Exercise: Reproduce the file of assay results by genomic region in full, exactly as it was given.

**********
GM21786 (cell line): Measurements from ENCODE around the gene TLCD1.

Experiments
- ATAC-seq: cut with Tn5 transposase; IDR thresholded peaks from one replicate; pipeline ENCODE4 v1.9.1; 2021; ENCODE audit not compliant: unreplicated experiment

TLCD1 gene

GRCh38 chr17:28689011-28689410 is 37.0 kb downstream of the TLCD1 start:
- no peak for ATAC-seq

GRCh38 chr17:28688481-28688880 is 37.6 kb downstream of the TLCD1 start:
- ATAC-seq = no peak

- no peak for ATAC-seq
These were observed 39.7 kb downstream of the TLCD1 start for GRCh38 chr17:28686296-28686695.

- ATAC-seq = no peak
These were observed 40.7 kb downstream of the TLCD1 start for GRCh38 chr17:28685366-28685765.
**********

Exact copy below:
GM21786 (cell line): Measurements from ENCODE around the gene TLCD1.

Experiments
- ATAC-seq: cut with Tn5 transposase; IDR thresholded peaks from one replicate; pipeline ENCODE4 v1.9.1; 2021; ENCODE audit not compliant: unreplicated experiment

TLCD1 gene

GRCh38 chr17:28689011-28689410 is 37.0 kb downstream of the TLCD1 start:
- no peak for ATAC-seq

GRCh38 chr17:28688481-28688880 is 37.6 kb downstream of the TLCD1 start:
- ATAC-seq = no peak

- no peak for ATAC-seq
These were observed 39.7 kb downstream of the TLCD1 start for GRCh38 chr17:28686296-28686695.

- ATAC-seq = no peak
These were observed 40.7 kb downstream of the TLCD1 start for GRCh38 chr17:28685366-28685765.